Robinhood CEO Vlad Tenev tells Elon Musk nothing 'shady' about GameStop trading halt & insists the move was 'reasonable'

ROBINHOOD CEO Vlad Tenev has told Elon Musk there was nothing "shady" about the firm's decision to halt trading in Gamestop shares and insisted it was "reasonable".

It comes after the move attracted criticism and accusations of market manipulation from businesspeople and politicians from both sides of the political divide.

On Thursday, Robinhood restricted trading on thirteen equities, including GameStop and AMC Entertainment.

Shares in the retailer had risen dramatically in price over the previous few days as users of internet forum Reddit bought them in large quantities in an attempt to disrupt a short sell by a number of hedge funds.

A short sell is a process in which traders borrow shares and immediately sell them on in anticipation of a fall in price.

Once the price falls, the shares can be bought back and returned to the lender, with the trader pocketing the price difference as profit.

Discussing Robinhood's decision with Tesla CEO Musk in a session on audio app Clubhouse, Tenev said: “We had no choice in this case.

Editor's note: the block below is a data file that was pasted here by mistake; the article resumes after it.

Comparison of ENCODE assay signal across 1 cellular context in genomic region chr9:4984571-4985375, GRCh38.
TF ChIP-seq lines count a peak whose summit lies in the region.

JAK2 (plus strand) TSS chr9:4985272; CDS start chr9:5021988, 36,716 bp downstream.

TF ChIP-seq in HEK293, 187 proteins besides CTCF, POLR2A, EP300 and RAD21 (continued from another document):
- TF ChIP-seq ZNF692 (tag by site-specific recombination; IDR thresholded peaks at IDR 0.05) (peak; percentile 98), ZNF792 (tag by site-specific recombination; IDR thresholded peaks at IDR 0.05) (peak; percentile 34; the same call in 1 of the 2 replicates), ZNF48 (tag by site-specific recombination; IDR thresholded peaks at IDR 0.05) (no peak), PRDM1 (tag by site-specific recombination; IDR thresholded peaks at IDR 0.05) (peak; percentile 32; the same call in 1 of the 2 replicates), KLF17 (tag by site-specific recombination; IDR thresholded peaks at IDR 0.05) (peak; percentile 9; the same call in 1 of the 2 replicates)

“We had to conform to our regulatory capital requirements.”

He said that clearing brokers like Robinhood are required to maintain certain certain levels of capitol by clearing houses like the National Securities Clearing Corporation (NSCC), which handles stock trades between brokers.

He said the amount a firm is required to hold each day depends on factors like market volatility and its concentration in particular securities.

Tenev said that at 3.30am Pacific Time on Thursday, Robinhood received a request from the NSCC for a $3 billion security deposit, “an order of magnitude more than what it typically is”.

He said the firm managed to raise $1billion from existing investors, and that the NSCC later agreed to lower the requirement to $1.4billion, but that Robinhood still needed to limit its trade.

Speaking at the time, Tenev said the move had to be made “in order to protect the firm and protect our customers".

The decision was criticised by numerous figures as an attempt to exclude small-time investors from the kind of activity from which Wall Street traders frequently profit.

Others said it was likely that larger-scale traders were also involved in buying the GameStop shares, and that artificially inflating the price of a stock amounted to market manipulation whoever was doing it.

Musk, who previously tweeted support for the Reddit traders, asked Tenev: “Did something maybe shady go down here?”

Tenev said: “I wouldn’t impute shadiness to it or anything like that.

“The NSCC was reasonable subsequent to this.”

Tenev was also asked whether trading could be limited again at any point in future.

“I think there’s always going to be some theoretical limit. We don’t have infinite capital," he said.

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